5 The Assembly nevertheless notes that, although the Investigation Body cannot provide proof of the existence of a co-ordinated network of corruption within the Assembly, the failings of some members and former members clearly involve corrupt practices extending far beyond the scope of the Parliamentary Assembly itself and, indeed, the parliamentary environment itself: they were only possible, and might still persist, as a result of the direct involvement, the active support or, at the very least, the culpable abstention of governments of Council of Europe member States. The Assembly deplores this behaviour and invites them to take appropriate action.
6 The Assembly therefore invites the Committee of Ministers to take due stock of the steps taken by the Assembly since January 2017 and to support it in its efforts. “The fight against corruption … is not one for the Assembly alone”, as the Investigation Body stresses.

C Explanatory memorandum by Ms Petra De Sutter, rapporteur

1 On 23 April 2018 the Parliamentary Assembly decided to hold a debate under urgent procedure on the follow-up to the report of the Independent Investigation Body on the allegations of corruption within the Parliamentary Assembly, which had been made public on the evening of the previous day after ten months of investigations, and asked the Committee on Rules of Procedure, Immunities and Institutional Affairs to draw up a further report. At its meeting on 24 April 2018, the committee appointed me rapporteur and held an initial in-depth exchange of views.

1 Reminder

2 During the January 2017 part-session, the Committee on Rules of Procedure, Immunities and Institutional Affairs decided to respond to the allegations of corruption and fostering of interests against members or former members of the Assembly, revealed by a number of international non-governmental organisations (NGOs) and given wide coverage in the European media, in particular in the context of the “Volonté affair”. These allegations highlighted shortcomings in the procedures and mechanisms for implementing rules of conduct in force in the Assembly at that time. These NGOs and several parliamentary delegations – the Swiss, Luxembourg, Belgian, Dutch, French and German delegations, and eight delegations from the Baltic and Nordic regions – the EPP/CD and SOC groups, and a substantial number of members (64 signed a written declaration on “Parliamentary Assembly integrity”) voiced their extreme concern with regard to the impact such allegations of corruption could have on the image, reputation and credibility of the Assembly and asked that the Assembly conduct an investigation to shed light on the allegations.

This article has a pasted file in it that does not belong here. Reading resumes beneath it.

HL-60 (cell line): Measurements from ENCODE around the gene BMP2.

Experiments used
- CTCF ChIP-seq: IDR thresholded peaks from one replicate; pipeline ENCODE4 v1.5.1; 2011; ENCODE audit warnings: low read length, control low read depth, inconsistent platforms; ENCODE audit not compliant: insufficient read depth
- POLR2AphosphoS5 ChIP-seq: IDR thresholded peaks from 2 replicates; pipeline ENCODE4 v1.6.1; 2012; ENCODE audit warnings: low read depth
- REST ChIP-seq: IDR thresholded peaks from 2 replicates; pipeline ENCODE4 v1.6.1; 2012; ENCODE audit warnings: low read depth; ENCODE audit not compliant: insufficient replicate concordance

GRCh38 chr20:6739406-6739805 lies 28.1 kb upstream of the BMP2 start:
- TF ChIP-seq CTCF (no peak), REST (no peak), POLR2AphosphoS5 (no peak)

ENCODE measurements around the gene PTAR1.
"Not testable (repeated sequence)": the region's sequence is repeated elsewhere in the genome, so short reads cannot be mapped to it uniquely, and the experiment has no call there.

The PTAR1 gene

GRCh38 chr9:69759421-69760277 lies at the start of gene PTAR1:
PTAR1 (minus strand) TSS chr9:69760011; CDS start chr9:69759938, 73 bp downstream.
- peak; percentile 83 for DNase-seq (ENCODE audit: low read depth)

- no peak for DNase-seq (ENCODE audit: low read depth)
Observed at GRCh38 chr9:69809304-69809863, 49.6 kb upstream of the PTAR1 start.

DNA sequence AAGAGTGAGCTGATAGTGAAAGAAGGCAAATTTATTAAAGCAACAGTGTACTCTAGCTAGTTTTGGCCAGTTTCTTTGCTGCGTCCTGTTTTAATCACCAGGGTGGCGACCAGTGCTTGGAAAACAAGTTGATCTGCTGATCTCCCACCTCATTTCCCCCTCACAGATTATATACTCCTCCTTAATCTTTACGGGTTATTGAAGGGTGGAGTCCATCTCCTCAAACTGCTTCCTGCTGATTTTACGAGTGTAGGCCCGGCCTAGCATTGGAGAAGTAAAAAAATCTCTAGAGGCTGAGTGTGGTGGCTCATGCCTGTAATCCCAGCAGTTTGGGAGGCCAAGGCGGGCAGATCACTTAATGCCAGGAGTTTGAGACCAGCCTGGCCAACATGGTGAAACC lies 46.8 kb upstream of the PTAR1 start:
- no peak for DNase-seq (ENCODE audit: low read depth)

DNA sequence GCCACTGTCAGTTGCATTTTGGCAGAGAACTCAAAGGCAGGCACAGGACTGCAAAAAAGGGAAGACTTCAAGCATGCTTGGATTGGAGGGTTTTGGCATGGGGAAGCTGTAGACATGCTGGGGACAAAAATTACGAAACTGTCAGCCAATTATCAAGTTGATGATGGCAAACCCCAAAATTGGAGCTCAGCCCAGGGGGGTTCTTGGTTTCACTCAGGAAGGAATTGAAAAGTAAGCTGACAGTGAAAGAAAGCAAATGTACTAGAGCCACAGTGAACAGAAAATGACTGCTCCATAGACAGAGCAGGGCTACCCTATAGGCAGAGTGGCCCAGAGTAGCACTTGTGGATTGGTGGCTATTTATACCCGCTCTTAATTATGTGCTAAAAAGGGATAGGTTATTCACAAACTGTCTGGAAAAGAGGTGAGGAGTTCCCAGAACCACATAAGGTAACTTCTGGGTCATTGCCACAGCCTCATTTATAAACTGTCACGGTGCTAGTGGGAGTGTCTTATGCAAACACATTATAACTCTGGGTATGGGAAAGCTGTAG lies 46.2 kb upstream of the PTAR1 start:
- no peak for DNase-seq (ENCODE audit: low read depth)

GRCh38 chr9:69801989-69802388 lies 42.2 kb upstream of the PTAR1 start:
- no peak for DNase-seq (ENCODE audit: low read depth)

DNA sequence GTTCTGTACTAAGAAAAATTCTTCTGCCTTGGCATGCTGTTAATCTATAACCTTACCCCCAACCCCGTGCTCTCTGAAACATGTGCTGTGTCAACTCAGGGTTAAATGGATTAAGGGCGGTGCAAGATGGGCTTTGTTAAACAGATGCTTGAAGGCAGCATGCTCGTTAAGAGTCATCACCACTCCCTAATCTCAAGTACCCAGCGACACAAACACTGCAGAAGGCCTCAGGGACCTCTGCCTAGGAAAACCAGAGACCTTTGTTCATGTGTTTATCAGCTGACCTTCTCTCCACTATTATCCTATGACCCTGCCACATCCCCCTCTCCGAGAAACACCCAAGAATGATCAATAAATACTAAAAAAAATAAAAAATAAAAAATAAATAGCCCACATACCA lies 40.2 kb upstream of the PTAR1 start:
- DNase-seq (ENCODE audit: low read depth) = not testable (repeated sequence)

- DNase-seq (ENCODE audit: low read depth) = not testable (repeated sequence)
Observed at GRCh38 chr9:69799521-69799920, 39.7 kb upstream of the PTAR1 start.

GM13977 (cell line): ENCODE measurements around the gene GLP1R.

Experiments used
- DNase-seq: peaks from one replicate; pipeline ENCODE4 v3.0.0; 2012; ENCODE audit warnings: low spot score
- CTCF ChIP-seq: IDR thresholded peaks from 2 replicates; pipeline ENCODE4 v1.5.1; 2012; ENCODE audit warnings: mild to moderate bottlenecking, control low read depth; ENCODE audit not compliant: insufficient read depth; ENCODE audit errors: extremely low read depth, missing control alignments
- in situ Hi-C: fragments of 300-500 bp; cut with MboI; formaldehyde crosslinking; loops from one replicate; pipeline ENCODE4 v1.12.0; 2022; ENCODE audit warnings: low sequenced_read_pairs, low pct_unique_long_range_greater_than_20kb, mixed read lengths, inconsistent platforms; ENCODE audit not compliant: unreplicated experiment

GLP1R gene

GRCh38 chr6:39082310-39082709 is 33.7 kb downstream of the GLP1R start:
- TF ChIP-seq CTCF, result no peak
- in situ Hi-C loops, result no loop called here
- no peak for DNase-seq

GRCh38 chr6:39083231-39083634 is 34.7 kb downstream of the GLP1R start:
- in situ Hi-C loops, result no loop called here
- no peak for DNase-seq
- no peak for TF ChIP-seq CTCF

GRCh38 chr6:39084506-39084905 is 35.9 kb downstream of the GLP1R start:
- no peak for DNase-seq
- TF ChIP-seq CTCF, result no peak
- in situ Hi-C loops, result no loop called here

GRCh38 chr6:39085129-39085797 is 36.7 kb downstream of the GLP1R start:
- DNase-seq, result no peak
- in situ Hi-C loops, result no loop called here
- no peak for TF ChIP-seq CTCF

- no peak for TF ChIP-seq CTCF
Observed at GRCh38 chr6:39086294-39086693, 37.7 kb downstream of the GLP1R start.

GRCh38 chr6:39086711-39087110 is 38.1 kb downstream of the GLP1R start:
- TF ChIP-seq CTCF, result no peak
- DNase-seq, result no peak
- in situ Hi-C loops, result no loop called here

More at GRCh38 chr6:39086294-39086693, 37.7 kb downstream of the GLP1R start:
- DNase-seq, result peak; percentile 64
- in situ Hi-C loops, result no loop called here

3 On 26 January 2017, in response to these calls for an investigation, the Committee on Rules of Procedure unanimously adopted an official declaration on the allegations of corruption and fostering of interests against certain members or former members of the Assembly, reaffirmed its commitment to promoting the principles of integrity and transparency in the functioning of the Parliamentary Assembly and said that it stood ready and was determined to do everything it could to respond usefully to the allegations of corruption.
4 On 27 January 2017, the Bureau of the Assembly took note of the declaration of the Committee on Rules of Procedure and unanimously endorsed the three-pronged overall strategy advocated by the committee to deal with the situation:
  • to set up an Independent External Investigation Body (hereafter referred to as the “IBAC”), tasked with assessing the functioning of the Assembly and shedding full light on covert practices facilitating corruption, the only measure likely to put an end to impunity for certain acts and to restore confidence in the Assembly, its activities and its decisions;